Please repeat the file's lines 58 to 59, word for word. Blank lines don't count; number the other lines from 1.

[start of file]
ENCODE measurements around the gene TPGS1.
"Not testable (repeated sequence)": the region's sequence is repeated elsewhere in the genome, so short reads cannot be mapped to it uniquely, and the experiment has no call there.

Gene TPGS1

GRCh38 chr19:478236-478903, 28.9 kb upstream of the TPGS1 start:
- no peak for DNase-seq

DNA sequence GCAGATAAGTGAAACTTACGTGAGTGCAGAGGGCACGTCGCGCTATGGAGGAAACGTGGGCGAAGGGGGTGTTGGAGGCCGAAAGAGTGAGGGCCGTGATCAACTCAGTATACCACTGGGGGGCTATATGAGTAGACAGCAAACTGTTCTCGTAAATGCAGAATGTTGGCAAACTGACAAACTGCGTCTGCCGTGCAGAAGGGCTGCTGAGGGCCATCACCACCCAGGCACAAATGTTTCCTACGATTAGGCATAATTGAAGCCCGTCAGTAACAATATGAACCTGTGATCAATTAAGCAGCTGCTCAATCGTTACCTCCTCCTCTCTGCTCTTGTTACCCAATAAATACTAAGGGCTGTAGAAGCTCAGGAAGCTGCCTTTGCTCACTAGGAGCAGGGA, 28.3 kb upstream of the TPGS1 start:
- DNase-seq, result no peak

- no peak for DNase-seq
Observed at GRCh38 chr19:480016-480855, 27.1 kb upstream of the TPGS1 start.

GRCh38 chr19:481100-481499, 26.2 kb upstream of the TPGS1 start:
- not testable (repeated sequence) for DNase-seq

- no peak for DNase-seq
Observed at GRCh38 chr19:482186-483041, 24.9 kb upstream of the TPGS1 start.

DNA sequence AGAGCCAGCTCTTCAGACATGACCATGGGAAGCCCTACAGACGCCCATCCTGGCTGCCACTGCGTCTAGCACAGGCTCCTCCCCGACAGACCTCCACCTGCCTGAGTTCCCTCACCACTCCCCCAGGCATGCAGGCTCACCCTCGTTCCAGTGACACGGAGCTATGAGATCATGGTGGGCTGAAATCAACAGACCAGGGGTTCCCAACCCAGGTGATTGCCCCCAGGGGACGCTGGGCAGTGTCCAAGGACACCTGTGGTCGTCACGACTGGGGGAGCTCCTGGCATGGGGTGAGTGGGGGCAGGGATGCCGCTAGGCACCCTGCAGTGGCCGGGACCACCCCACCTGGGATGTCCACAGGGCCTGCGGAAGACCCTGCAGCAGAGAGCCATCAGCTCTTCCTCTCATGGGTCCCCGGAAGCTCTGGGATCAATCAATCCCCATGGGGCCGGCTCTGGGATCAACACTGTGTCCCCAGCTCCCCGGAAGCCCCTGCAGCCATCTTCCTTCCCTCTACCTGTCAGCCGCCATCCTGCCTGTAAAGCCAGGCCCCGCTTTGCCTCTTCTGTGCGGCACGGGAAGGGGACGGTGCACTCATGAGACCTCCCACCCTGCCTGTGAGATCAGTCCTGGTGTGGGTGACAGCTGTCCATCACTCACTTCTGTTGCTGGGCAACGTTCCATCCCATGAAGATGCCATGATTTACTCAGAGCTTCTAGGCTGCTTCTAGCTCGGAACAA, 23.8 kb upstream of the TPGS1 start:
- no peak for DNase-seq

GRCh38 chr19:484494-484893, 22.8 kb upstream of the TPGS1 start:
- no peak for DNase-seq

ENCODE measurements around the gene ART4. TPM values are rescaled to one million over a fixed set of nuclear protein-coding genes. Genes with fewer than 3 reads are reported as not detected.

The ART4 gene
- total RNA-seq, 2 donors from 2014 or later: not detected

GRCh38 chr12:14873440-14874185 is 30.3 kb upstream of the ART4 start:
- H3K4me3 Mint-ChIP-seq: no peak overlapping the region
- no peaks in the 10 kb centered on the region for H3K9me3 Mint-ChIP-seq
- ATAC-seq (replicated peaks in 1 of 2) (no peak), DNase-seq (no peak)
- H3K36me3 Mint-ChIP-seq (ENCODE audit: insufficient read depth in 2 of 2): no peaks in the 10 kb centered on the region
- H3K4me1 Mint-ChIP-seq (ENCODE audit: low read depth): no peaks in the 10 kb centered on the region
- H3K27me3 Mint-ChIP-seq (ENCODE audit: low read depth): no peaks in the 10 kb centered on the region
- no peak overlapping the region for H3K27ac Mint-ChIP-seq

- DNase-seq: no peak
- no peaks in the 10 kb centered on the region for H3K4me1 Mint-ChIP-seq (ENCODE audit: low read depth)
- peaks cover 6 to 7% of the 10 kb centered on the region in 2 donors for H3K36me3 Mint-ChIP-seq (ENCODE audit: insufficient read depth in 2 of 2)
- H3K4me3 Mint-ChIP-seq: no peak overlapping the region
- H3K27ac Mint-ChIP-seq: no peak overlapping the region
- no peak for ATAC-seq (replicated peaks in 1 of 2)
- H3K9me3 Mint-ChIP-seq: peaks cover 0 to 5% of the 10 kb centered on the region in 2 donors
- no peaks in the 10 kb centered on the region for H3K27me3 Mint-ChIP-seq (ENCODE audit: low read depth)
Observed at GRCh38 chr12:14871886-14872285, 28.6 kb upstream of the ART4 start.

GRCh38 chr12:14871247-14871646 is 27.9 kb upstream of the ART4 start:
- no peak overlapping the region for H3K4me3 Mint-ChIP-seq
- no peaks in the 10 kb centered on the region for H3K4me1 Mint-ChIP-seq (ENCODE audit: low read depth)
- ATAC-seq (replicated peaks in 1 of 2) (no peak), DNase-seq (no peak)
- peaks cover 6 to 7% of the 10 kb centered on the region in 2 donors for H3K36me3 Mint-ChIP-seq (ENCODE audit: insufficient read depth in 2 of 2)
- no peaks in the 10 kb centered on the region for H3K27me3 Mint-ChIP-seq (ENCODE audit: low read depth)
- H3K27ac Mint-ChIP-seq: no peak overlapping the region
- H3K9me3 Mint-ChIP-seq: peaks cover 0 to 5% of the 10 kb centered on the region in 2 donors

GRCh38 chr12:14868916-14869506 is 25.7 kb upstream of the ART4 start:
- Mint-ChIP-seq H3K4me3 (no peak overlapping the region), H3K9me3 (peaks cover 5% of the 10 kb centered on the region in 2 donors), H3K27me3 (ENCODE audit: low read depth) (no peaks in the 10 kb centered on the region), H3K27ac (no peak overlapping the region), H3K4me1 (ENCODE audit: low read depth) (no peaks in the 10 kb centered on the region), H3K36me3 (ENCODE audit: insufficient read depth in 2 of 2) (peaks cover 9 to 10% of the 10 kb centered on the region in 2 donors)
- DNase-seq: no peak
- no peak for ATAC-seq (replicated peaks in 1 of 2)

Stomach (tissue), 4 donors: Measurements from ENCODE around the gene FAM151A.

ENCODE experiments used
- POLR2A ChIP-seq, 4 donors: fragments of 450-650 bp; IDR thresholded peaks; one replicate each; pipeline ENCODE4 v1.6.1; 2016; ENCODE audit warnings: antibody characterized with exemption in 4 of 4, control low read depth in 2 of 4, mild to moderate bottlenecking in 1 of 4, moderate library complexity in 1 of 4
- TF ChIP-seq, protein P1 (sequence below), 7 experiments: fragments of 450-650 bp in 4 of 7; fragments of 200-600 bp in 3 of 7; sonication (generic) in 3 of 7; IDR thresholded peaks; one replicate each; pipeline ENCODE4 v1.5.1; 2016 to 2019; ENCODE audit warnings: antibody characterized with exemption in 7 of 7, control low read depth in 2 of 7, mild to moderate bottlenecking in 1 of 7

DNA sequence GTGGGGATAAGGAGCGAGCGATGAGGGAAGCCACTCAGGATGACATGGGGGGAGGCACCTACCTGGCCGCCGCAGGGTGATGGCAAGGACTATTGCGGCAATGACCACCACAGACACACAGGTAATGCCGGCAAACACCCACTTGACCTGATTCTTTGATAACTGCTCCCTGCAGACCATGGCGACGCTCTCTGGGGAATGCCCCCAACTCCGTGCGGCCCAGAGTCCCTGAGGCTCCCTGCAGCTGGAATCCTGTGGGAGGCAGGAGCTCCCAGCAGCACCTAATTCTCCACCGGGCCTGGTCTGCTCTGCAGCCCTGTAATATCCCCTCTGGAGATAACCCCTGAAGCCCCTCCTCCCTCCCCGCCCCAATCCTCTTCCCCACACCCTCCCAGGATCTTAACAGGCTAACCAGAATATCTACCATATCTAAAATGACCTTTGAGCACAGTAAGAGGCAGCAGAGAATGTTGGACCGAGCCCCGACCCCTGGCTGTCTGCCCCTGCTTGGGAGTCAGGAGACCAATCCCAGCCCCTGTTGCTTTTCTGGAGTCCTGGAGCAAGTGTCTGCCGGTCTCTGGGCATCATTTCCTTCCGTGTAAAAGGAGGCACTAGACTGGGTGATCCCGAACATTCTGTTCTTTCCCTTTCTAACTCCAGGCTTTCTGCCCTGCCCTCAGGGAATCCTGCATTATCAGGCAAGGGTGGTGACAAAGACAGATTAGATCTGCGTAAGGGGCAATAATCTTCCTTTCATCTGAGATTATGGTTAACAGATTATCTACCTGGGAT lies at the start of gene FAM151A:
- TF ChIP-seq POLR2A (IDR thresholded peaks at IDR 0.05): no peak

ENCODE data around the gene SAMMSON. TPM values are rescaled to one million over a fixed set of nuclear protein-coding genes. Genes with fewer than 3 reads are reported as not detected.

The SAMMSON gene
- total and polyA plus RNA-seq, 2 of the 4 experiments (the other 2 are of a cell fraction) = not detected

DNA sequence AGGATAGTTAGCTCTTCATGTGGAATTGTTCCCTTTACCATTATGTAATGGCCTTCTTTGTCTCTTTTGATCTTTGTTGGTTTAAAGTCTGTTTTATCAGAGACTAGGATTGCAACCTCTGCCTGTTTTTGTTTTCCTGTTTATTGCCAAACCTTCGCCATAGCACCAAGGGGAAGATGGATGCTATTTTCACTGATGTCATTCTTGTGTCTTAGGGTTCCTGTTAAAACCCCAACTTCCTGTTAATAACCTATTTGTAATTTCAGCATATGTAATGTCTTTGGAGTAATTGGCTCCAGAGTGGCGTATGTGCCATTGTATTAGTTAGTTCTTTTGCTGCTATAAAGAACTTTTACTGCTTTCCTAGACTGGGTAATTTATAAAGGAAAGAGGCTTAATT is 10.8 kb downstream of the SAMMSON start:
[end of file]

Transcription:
- total and polyA plus RNA-seq, 2 of the 4 experiments (the other 2 are of a cell fraction) = not detected

DNA sequence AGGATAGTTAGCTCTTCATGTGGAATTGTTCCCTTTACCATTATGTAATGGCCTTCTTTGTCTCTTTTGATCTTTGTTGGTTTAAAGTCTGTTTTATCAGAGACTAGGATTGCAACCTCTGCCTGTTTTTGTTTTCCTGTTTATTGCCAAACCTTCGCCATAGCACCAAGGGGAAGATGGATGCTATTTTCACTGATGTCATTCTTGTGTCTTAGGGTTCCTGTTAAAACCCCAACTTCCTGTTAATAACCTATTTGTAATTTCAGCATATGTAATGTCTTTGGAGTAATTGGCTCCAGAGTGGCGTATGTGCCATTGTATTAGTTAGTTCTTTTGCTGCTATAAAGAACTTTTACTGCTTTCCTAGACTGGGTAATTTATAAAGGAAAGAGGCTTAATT is 10.8 kb downstream of the SAMMSON start: